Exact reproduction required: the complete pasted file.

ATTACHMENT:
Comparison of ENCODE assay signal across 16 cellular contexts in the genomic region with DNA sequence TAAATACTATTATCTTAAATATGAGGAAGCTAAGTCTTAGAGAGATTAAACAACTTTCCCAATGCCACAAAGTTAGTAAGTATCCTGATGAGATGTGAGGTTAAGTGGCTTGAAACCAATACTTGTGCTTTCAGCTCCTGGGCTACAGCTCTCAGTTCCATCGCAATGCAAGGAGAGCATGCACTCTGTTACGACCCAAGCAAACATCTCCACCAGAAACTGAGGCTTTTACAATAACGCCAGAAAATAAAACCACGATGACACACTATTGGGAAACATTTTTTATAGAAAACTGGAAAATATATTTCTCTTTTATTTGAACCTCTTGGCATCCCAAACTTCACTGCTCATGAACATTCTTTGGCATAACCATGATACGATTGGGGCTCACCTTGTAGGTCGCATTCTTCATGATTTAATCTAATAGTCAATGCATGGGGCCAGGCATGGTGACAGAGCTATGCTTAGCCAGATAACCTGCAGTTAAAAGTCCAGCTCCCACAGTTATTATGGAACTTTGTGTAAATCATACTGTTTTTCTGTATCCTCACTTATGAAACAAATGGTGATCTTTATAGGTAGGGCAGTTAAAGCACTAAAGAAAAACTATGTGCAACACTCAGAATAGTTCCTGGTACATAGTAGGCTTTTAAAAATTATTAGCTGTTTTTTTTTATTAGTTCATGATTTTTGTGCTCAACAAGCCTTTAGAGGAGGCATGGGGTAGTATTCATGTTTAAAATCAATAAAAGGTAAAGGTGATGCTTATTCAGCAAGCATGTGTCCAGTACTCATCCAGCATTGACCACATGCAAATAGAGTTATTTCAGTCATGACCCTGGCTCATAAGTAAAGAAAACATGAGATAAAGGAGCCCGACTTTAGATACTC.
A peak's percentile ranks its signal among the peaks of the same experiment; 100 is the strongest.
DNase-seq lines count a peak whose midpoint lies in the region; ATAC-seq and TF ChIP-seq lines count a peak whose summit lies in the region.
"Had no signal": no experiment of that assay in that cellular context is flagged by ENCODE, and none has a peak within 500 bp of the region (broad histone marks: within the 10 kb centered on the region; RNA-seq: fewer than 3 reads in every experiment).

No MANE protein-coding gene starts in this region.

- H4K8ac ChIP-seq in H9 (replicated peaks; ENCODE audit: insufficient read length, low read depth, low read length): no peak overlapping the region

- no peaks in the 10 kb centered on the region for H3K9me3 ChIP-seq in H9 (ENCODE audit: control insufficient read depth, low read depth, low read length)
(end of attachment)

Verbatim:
Comparison of ENCODE assay signal across 16 cellular contexts in the genomic region with DNA sequence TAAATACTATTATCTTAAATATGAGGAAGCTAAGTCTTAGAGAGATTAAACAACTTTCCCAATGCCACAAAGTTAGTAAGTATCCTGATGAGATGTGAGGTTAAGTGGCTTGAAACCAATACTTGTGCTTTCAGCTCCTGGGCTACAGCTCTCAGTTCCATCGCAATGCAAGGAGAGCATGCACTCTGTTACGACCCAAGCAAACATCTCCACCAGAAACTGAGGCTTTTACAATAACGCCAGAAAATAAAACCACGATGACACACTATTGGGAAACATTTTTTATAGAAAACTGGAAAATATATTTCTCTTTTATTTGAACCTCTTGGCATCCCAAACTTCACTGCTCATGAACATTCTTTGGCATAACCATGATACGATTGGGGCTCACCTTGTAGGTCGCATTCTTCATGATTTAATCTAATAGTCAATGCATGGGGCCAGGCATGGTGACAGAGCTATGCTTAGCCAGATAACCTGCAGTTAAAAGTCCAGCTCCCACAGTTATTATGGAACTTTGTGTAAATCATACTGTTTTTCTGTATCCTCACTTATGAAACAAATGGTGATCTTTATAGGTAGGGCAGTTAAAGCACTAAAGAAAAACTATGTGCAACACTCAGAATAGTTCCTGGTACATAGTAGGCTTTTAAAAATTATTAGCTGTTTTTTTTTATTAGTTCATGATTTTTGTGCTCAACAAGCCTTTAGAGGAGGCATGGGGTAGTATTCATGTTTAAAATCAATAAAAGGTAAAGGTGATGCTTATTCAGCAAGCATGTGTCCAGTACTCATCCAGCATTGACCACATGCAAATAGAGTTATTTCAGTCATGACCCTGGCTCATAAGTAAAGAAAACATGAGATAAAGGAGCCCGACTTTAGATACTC.
A peak's percentile ranks its signal among the peaks of the same experiment; 100 is the strongest.
DNase-seq lines count a peak whose midpoint lies in the region; ATAC-seq and TF ChIP-seq lines count a peak whose summit lies in the region.
"Had no signal": no experiment of that assay in that cellular context is flagged by ENCODE, and none has a peak within 500 bp of the region (broad histone marks: within the 10 kb centered on the region; RNA-seq: fewer than 3 reads in every experiment).

No MANE protein-coding gene starts in this region.

- H4K8ac ChIP-seq in H9 (replicated peaks; ENCODE audit: insufficient read length, low read depth, low read length): no peak overlapping the region

- no peaks in the 10 kb centered on the region for H3K9me3 ChIP-seq in H9 (ENCODE audit: control insufficient read depth, low read depth, low read length)